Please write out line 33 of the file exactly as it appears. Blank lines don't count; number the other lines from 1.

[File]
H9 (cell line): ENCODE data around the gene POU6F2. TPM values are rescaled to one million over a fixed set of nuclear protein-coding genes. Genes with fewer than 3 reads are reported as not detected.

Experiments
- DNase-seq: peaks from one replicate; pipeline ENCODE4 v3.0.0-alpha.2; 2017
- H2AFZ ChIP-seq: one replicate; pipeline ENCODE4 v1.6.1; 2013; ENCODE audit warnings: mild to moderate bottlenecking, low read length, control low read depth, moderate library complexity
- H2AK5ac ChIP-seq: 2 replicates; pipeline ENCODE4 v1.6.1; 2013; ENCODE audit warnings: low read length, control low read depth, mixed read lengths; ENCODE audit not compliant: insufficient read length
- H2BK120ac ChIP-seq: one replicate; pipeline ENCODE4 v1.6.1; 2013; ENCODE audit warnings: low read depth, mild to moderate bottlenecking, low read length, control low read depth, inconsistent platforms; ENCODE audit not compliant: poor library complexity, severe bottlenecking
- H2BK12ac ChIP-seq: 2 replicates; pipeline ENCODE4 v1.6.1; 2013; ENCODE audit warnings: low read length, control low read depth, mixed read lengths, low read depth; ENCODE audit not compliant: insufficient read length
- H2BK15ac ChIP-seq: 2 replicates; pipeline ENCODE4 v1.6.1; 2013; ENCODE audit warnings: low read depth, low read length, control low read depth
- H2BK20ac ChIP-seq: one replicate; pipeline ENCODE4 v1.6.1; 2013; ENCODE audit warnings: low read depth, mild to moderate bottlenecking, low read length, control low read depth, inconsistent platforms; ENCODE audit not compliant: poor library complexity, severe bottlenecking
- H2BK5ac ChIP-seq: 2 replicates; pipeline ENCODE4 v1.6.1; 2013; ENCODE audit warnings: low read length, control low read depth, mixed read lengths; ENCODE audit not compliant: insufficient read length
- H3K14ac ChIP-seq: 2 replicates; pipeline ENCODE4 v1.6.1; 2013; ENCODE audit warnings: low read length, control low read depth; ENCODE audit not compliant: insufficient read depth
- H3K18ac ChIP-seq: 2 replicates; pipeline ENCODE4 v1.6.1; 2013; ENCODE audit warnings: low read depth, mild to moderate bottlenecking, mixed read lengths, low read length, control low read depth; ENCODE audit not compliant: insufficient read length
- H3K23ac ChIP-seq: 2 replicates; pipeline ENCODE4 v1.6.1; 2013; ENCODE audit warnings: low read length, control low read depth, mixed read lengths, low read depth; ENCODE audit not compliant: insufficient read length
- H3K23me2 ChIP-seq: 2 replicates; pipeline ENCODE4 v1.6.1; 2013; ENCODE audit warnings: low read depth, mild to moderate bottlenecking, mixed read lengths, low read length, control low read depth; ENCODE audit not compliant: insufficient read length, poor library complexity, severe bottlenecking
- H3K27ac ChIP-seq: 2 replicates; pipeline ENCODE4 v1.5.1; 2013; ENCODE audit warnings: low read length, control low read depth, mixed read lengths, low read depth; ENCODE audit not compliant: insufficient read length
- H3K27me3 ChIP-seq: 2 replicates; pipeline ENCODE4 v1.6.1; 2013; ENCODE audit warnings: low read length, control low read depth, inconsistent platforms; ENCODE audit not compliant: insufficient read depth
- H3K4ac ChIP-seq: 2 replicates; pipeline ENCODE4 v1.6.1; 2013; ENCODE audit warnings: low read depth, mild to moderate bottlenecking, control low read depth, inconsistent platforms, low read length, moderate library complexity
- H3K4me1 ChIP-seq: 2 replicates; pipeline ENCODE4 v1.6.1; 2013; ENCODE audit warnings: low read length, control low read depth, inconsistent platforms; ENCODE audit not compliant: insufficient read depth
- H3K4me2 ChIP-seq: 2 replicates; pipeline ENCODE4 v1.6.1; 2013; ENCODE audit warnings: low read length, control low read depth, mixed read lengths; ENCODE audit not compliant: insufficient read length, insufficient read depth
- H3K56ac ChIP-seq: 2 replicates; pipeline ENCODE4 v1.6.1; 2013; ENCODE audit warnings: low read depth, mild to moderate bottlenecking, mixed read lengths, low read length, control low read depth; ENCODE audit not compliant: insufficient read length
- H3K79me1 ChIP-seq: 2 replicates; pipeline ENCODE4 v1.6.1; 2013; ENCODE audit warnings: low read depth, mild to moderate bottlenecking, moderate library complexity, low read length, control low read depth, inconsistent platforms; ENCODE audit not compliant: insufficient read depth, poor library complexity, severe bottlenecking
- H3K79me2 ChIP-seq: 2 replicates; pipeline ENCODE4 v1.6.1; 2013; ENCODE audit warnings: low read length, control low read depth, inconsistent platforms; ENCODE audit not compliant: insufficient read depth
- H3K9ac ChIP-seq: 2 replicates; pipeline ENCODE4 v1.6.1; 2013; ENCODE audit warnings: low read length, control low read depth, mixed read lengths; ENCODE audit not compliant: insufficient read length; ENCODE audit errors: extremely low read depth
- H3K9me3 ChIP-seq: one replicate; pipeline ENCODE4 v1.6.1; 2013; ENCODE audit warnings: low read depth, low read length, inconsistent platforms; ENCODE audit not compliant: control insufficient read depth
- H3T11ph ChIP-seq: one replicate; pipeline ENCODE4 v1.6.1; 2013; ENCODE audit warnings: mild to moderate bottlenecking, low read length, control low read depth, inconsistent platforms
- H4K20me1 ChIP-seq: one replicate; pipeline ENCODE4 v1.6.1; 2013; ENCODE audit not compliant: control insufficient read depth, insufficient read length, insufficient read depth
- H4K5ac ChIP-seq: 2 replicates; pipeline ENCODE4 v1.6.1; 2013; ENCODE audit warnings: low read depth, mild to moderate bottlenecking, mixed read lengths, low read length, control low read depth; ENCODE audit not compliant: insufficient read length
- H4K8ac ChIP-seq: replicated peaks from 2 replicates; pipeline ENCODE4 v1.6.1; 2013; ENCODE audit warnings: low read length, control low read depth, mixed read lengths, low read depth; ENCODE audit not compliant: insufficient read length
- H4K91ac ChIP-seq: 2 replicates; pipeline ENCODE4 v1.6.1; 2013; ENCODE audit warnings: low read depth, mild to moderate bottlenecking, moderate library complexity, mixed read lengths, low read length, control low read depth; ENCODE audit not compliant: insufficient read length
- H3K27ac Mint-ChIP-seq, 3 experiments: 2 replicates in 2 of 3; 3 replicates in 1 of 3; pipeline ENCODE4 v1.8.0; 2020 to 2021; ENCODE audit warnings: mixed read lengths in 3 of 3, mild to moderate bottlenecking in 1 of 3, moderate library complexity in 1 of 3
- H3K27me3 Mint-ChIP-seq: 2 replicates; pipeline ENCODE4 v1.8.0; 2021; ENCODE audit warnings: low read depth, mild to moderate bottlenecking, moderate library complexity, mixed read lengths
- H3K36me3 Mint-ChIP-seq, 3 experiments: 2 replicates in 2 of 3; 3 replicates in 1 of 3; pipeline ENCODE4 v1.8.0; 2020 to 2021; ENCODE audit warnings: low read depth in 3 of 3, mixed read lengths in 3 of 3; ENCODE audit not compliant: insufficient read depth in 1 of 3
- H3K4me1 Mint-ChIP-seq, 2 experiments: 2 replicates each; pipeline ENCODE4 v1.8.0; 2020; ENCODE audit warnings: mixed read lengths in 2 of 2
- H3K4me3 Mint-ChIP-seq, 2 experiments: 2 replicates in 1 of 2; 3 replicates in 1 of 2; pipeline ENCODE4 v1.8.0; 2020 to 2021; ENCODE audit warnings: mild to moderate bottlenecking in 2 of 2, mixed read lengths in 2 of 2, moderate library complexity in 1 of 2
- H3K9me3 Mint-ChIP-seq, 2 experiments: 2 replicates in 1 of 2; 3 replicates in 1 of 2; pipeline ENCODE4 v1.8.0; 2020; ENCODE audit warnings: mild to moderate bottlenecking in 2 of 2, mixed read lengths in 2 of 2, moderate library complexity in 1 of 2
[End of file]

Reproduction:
- H3K4me1 Mint-ChIP-seq, 2 experiments: 2 replicates each; pipeline ENCODE4 v1.8.0; 2020; ENCODE audit warnings: mixed read lengths in 2 of 2